Setting effective running goals is surprisingly hard to get right. Whether you’re training for your first 5k or looking to run your first half marathon, running goals help you keep on track.
Many runners make the mistake of setting vague goals in the hope of achieving them, when in fact they need to be Specific, Measurable, Attainable, Relevant and Time Bound.
If you intend to start running competitively or for other reasons like staying fit or loosing weight, you need to start setting goals and plans to achieve them.
Goal Setting is basically a plan which helps you achieve your targets in a sequential way.
You would be making a mistake if you set a goal to run a Full Marathon a month after starting your first Run. Any Runner, worth her salt would tell you that this goal is not attainable in the time frame you have kept for it.
Set your goals considering your boundaries and limits.
Your goal should be narrow in focus and avoid generalizations. For example, you might want to run faster, but that is a broad and unspecific goal.
A specific goal for improving your Running Pace might be
a) “I want to improve my timing in the Half Marathon by two minutes.”
b) Or if your goal is to participate in a running race for the first time, you might identify and sign up for a specific 5K event in your area.
c) Or if you hope to lose weight with running, you might set a specific goal to lose 3 Kgs in two months by running 3–4 days per week.
To make your goal measurable, you need to define how you will track your progress and how you will know when you’ve reached your target.
For example, if your goal is to improve your timing by two minutes, monitoring your pace during long runs is going to be the smartest way to measure your progress. You can use pace charts to set specific pace targets for each long run, making incremental speed increases each week. You’ll know if you reached your target on race day when you cross the finish line.If your goal is weight loss, there are different ways you might measure your progress, but you should choose one method and use it consistently. For example, you might use a bodyweight scale, BMI measurement, or body fat percentage. Decide which measurement you will use, and how often you will measure your progress.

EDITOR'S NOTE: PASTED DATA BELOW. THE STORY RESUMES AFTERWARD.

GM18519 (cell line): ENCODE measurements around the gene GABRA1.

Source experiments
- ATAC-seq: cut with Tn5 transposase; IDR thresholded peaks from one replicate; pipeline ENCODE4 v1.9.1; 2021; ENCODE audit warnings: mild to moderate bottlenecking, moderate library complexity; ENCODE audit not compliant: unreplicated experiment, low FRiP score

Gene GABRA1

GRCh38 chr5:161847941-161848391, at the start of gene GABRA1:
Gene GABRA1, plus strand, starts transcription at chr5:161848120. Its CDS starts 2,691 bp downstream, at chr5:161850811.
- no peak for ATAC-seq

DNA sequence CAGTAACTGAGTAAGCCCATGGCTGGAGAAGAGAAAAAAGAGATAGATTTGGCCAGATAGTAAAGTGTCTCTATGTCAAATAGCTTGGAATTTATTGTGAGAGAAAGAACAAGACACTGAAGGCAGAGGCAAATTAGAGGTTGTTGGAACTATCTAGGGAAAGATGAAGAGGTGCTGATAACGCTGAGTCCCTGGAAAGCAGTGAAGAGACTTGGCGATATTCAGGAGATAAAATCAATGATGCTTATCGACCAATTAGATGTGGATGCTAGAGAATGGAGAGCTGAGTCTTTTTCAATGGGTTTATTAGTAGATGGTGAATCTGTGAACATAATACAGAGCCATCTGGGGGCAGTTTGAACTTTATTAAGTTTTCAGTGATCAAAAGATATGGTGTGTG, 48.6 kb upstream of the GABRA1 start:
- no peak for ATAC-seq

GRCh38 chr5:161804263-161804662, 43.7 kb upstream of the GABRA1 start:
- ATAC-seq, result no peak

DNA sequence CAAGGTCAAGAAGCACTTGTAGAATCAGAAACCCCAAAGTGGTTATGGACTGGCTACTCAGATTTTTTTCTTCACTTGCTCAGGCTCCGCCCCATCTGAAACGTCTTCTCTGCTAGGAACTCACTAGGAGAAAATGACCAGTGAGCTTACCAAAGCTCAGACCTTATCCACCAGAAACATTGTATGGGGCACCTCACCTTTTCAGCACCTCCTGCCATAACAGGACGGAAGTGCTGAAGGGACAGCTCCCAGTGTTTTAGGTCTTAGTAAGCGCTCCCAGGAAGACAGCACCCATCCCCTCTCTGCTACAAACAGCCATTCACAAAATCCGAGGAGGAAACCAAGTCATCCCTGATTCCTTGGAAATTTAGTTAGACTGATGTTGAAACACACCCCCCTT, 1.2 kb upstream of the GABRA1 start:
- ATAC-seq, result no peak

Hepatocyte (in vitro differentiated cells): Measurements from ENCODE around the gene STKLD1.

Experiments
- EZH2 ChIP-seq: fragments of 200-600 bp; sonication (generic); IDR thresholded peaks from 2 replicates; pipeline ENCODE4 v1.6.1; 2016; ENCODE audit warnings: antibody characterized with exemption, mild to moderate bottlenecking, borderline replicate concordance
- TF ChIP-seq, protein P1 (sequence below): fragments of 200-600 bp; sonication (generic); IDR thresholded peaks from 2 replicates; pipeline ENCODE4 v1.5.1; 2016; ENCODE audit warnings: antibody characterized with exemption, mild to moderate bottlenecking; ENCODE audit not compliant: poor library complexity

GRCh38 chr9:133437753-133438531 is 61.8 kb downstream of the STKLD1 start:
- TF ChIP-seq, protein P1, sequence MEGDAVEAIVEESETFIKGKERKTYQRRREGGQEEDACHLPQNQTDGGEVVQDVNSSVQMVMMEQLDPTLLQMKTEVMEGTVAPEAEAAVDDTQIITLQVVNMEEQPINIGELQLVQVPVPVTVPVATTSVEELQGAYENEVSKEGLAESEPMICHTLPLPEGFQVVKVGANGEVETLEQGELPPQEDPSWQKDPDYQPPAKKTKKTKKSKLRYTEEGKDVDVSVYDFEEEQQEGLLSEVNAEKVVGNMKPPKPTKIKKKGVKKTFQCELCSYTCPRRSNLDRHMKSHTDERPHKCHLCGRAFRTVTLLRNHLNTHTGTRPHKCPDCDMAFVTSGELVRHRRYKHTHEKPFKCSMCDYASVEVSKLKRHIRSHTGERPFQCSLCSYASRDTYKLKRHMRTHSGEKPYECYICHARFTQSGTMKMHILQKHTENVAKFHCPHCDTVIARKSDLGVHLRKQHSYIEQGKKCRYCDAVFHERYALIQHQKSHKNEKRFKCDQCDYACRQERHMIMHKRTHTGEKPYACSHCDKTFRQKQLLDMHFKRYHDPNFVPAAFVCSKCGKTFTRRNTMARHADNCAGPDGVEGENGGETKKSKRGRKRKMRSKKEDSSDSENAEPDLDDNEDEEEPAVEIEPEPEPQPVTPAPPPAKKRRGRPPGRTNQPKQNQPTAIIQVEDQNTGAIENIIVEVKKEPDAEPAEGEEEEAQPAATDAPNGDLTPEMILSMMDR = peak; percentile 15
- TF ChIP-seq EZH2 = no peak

Let’s face it, not everyone is going to or run a 4-minute KM. So, while it’s good to set lofty running goals, it’s important to choose those that you will be able to accomplish if you’re willing to put in the work.
To figure out if a running goal is attainable, see how it compares to your previous running achievements. Do you have to make considerable improvements—beyond your ability—to get to that level? If you’re not sure, talk to a running coach or reach out to an institute that can help give you a reality check.
Just because you want to be a runner doesn’t mean you have to set a goal that’s popular among other runners.
For example, many runners set a goal to complete a Marathon. But if distance running is not for you, then this goal is not relevant. Perhaps you enjoy mid-distance runs instead and you set a goal to run a 10K instead.
Some runners participate in the sport for health reasons. Decreased BMI, lower blood pressure, or a lower resting heart rate might be relevant goals for those runners.
Time-bound goals are those that have a deadline. This means that you set and define a time frame for reaching your target.
For example, if you say, “I want to run a sub-2-hour half marathon”, but you haven’t chosen a specific race, then there’s no sense of urgency for your goal. But if you choose a specific race and say you want to run a 1:59 half marathon on that specific date, then you can lay out a specific week-by-week program to reach that goal
Once you have clarity on what you want to achieve, then find the best ways to get there.